“After all, some of the basic themes of the existentialism of Heidegger, laying stress as they do on the ineluctable fact of death, on man’s need for authenticity, and on a kind of spiritual liberation, can remind us that the climate in which monastic prayer flourished is not altogether absent from our modern world. Quite the contrary: this is an age that, by its very nature as a time of crisis, of revolution, of struggle, calls for the special searching and questioning which are the work of the monk in his meditation and prayer. For the monk searches not only his own heart: he plunges deep into the heart of that world of which he remains a part although he seems to have ‘left’ it. In reality the monk abandons the world only in order to listen more intently to the deepest and most neglected voices that proceed from its inner depth.
This is why the term ‘contemplation’ is both insufficient and ambiguous when it is applied to the highest forms of Christian prayer. Nothing is more foreign to authentic monastic and ‘contemplative’ (e.g. Carmelite) tradition in the Church than a kind of Gnosticism which would elevate the contemplative above the ordinary struggles and sufferings of human existence, and elevate him to a privileged state among the spiritually pure, as if he were almost an angel, untouched by matter and passion, and no longer familiar with the economy of sacraments, charity and the Cross. The way of monastic prayer is not a subtle escape from the Christian economy of incarnation and redemption. It is a special way of following Christ, of sharing in his passion and resurrection and in his redemption of the world. For that very reason the dimensions of prayer in solitude are those of man’s ordinary anguish, his self-searching, his moments of nausea at his own vanity, falsity and capacity for betrayal. Far from establishing one in unassailable narcissistic security, the way of prayer brings us face to face with the sham and indignity of the false self that seeks to live for itself alone and to enjoy the ‘consolation of prayer’ for its own sake. This ‘self’ is pure illusion, and ultimately he who lives for and by such an illusion must end either in disgust or madness.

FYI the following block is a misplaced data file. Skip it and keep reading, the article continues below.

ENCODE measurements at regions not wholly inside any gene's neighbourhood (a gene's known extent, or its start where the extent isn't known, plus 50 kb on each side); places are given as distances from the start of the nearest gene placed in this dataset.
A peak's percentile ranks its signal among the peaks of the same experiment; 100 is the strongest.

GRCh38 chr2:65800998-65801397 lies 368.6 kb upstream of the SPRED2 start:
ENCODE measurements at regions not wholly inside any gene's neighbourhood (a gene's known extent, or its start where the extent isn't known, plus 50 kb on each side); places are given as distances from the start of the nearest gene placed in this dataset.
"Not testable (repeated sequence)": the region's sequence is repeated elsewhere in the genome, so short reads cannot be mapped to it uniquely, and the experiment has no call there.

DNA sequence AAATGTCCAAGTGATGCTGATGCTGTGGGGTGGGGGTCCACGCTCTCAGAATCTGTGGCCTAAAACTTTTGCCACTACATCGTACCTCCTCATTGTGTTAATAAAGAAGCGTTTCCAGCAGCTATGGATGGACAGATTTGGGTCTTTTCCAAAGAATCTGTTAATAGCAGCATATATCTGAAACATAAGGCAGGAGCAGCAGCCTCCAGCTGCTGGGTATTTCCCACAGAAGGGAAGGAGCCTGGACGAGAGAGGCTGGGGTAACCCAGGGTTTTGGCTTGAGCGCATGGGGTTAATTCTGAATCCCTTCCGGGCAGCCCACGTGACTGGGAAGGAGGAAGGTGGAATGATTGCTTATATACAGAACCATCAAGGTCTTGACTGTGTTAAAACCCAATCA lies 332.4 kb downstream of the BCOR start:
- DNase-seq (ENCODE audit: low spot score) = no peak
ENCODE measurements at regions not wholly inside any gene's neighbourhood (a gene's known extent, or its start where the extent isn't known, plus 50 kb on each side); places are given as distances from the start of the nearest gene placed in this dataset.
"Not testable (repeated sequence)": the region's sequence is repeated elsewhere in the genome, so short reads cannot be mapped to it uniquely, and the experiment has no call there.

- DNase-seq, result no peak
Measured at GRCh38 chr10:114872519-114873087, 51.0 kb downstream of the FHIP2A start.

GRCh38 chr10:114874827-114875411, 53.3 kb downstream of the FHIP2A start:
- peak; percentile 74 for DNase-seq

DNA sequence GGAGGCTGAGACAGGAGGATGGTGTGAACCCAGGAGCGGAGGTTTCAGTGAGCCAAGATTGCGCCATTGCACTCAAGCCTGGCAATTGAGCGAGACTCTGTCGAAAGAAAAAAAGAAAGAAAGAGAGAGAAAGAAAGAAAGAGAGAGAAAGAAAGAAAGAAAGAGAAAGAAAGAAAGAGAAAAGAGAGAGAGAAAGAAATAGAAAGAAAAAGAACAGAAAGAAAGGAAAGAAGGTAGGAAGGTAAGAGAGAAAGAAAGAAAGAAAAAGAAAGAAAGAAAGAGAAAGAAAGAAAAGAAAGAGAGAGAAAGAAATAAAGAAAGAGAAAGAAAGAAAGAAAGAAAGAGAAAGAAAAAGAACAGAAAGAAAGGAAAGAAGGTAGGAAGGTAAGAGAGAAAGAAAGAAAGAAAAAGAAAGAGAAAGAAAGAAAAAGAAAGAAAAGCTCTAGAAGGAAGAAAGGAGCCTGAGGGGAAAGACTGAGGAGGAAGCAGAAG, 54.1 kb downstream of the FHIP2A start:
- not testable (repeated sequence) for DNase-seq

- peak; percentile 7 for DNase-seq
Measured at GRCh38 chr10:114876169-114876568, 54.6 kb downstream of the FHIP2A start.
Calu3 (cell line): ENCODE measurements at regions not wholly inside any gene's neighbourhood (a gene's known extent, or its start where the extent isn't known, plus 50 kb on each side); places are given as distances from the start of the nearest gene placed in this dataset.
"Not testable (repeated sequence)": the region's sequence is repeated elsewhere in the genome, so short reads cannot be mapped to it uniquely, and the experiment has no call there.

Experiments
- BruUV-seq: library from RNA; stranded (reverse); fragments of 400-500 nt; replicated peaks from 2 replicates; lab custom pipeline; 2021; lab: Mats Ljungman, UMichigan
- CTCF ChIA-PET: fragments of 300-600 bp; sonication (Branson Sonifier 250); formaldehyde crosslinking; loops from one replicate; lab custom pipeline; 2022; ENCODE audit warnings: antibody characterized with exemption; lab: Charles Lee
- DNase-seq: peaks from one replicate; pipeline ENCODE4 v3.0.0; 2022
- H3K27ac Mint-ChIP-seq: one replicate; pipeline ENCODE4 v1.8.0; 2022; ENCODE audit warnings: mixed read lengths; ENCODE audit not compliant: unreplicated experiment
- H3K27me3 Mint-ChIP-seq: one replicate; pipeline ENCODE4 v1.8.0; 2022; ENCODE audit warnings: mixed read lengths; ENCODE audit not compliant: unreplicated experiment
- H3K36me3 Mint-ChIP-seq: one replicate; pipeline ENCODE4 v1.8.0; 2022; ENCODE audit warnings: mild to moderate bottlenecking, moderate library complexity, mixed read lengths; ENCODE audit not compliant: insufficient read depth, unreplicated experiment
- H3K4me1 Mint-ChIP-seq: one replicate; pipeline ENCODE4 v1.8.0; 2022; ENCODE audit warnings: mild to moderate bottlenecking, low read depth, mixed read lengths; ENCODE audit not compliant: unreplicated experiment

On the other hand, we must admit that social life, so-called ‘worldly life,’ in its own way promotes this illusory and narcissistic existence to the very limit. The curious state of alienation and confusion of man in modern society is perhaps more ‘bearable’ because it is lived in common, with a multitude of distractions and escapes – and also with opportunities for fruitful action and genuine Christian self-forgetfulness. But underlying all life is the ground of doubt and self-questioning which sooner or later must bring us face to face with the ultimate meaning of our life. This self-questioning can never be without a certain existential ‘dread’ – a sense of insecurity, of ‘lostness,’ of exile, of sin. A sense that one has somehow been untrue not so much to abstract moral or social norms but to one’s own inmost truth.”